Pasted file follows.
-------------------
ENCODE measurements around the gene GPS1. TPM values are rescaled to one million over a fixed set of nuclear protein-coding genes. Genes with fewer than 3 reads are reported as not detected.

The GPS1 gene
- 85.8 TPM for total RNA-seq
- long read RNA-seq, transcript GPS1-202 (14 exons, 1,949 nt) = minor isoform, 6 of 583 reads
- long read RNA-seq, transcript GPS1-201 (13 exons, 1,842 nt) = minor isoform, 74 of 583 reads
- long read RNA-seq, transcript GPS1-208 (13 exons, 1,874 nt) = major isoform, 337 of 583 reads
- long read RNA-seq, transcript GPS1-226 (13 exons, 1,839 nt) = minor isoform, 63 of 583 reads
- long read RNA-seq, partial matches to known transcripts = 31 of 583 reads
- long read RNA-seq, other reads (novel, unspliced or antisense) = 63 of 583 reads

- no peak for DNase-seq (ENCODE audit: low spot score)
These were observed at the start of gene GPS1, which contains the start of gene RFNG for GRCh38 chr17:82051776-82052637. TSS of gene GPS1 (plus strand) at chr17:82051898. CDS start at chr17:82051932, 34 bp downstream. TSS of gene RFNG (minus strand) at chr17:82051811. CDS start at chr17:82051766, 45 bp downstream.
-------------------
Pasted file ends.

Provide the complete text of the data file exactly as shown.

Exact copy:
ENCODE measurements around the gene GPS1. TPM values are rescaled to one million over a fixed set of nuclear protein-coding genes. Genes with fewer than 3 reads are reported as not detected.

The GPS1 gene
- 85.8 TPM for total RNA-seq
- long read RNA-seq, transcript GPS1-202 (14 exons, 1,949 nt) = minor isoform, 6 of 583 reads
- long read RNA-seq, transcript GPS1-201 (13 exons, 1,842 nt) = minor isoform, 74 of 583 reads
- long read RNA-seq, transcript GPS1-208 (13 exons, 1,874 nt) = major isoform, 337 of 583 reads
- long read RNA-seq, transcript GPS1-226 (13 exons, 1,839 nt) = minor isoform, 63 of 583 reads
- long read RNA-seq, partial matches to known transcripts = 31 of 583 reads
- long read RNA-seq, other reads (novel, unspliced or antisense) = 63 of 583 reads

- no peak for DNase-seq (ENCODE audit: low spot score)
These were observed at the start of gene GPS1, which contains the start of gene RFNG for GRCh38 chr17:82051776-82052637. TSS of gene GPS1 (plus strand) at chr17:82051898. CDS start at chr17:82051932, 34 bp downstream. TSS of gene RFNG (minus strand) at chr17:82051811. CDS start at chr17:82051766, 45 bp downstream.